You might think once your trees are planted, you can let nature take its course, but trees of all ages are at risk of becoming damaged by diseases and pests if they get out of hand. And if an infestation or illness isn’t diagnosed and treated quickly, the health of your trees could be seriously impacted.
Using Integrated Pest Management (IPM) For Your Trees
Integrated Pest Management (IPM) is a pest control service that combines chemical and non-chemical pest elimination strategies to keep pest populations under the economic injury level (EIL). Ecologists and entomologists endorse IPM pest control for its role in preserving a healthy environment and ecosystem and minimizing the negative impact of pests on human health.
Why Work With A Professional For Pest & Disease Diagnosis
Identifying pest infestations, diseases, and other problems with your trees is a job for professionals. Experienced arborists know what to look for and what treatments to use to effectively remove pests and diseases so your trees stay healthy and look great.
Pruning, Trimming, & Weather Considerations
Trimming and pruning your trees is another important part of keeping them healthy and helping them to grow strong and sturdy. Pruning helps protect your trees from damage during severe weather and can help optimize their growth and structure, so your mature trees stand tall.
Tree pruning is usually done in the winter when there aren’t any leaves on the trees, so you can easily see which branches to cut and where to cut them. Pruning is best done sparingly – remember that less is more. If you cut back too much, you may cause harm to your tree and limit its new growth abilities.
It’s also essential to avoid topping your trees. One of the common misconceptions is that topping helps your trees withstand high winds and heavy rains. It causes more harm than good and can result in more damage or even the death of your tree.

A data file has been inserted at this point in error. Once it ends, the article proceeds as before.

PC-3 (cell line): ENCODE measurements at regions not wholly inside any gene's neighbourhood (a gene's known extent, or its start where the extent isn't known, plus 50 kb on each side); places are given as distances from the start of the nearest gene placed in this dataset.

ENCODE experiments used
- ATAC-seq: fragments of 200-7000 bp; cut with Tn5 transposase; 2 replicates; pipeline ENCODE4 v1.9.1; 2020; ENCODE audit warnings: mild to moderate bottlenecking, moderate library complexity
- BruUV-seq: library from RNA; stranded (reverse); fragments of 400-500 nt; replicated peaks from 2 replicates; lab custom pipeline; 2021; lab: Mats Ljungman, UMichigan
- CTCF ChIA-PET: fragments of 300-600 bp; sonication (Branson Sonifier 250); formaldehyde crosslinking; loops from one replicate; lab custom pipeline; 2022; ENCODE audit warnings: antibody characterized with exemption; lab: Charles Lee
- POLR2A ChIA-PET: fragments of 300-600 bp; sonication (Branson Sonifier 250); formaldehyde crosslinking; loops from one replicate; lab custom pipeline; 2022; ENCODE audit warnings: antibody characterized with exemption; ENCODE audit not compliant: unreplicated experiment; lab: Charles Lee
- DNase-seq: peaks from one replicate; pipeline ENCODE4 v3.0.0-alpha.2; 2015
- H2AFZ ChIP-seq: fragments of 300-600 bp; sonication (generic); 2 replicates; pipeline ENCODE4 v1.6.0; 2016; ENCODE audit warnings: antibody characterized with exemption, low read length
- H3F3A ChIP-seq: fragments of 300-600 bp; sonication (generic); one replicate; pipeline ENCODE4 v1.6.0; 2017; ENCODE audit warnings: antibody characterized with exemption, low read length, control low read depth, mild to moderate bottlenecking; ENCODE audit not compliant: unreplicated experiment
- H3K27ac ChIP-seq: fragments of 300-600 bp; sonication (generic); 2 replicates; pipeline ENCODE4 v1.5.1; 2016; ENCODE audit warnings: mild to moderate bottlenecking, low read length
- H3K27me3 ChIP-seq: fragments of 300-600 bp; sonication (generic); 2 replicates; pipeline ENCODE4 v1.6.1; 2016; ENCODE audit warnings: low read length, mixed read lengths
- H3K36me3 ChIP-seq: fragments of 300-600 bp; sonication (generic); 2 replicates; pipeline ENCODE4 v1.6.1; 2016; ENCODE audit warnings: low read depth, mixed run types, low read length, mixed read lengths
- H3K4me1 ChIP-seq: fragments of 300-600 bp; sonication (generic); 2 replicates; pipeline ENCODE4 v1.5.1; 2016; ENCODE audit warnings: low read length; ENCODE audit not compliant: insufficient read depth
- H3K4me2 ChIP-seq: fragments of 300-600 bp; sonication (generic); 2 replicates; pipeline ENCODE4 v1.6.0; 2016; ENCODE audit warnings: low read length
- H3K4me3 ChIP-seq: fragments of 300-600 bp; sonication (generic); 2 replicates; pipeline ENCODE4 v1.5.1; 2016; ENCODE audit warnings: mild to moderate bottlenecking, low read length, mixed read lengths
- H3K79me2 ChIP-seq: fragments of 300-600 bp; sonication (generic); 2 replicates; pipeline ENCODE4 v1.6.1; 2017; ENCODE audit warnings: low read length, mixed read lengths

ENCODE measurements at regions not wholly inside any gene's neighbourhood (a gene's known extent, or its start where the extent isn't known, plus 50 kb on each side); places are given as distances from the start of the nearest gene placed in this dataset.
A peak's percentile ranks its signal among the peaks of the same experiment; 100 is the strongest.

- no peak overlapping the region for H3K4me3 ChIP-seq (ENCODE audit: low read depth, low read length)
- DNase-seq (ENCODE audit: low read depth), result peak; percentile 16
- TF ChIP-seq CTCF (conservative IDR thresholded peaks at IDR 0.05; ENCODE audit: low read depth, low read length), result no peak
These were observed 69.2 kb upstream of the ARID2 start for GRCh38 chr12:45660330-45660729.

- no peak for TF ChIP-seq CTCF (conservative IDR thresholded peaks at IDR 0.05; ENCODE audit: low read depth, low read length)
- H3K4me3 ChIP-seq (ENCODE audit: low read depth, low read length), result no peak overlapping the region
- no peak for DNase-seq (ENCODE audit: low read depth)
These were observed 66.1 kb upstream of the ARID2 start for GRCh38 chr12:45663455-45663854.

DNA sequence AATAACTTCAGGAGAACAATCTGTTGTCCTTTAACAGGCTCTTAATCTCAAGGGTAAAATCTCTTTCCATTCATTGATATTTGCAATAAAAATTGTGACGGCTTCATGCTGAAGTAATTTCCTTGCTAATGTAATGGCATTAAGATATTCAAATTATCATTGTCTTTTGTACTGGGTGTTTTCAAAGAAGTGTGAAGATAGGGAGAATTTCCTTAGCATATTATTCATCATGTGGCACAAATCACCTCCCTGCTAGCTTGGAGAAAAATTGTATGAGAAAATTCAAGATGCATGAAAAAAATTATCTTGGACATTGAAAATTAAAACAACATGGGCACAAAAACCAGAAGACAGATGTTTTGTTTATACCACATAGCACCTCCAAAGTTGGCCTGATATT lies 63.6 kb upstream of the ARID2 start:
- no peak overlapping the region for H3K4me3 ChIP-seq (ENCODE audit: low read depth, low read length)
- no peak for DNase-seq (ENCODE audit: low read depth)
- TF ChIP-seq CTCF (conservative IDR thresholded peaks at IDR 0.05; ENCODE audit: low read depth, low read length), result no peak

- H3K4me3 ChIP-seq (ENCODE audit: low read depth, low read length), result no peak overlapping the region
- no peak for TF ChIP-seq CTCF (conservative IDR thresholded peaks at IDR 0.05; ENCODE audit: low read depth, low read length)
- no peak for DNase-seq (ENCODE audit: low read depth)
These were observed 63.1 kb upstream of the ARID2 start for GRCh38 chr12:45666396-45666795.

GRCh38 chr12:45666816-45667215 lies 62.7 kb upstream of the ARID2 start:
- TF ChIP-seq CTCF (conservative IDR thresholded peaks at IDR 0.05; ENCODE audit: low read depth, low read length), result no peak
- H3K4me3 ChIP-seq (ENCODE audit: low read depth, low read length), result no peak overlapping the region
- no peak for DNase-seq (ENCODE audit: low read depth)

What To Avoid
When taking care of your trees, there are several things you’ll want to avoid, like:
Overwatering your trees
You want to water your trees just enough to absorb water. Dry roots can’t absorb nutrients, while oversaturated ones become soggy and eventually rot.
Staking your trees if it’s not necessary
Contrary to popular belief, even very young trees can hold themselves up with little support. You usually don’t need to stake trees that are developing typically or don’t have any problems.
If you do and the tree doesn’t need it, it can become weak and unstable. Stake your trees when exposed to high winds, where there is a lot of foot traffic, or when your tree isn’t standing straight enough.
Pruning too much or too little
Like watering, you must also prune your trees just enough to stay healthy and grow lush foliage. Over-pruning will potentially impact your trees’ ability to absorb enough nutrients from the ground, but it can also disfigure or even kill them.
While a lack of pruning won’t end your tree, it can cause structural defects or damage to your home if branches are overgrown.
Using too much mulch
When you put too much mulch down on your tree roots, they can’t get as much oxygen from the soil around them, which causes them to wither and suffocate. Aim for about 2 to 4 inches of mulch around the base of your tree. More than that is where you start to have problems.
Using too much fertilizer or fertilizing at the wrong time
Overfertilization is a problem, too and can result in a tree that is too tall for its root system and ends up being unstable or even falling due to insufficient support. Even if your roots still hold up, your trees will bear fewer fruit and flowers if they're overfed.
Be careful not to fertilize your trees too soon before or after rain when groundwater may pull all the nutrients away from the tree’s roots.
Get Reliable Tree Maintenance From Green Drop Arborists
Regular tree care is crucial for good tree health but is also commonly overlooked in landscaping. At Green Drop, our skilled arborists can help you create a tree maintenance plan to keep your trees looking their best every season.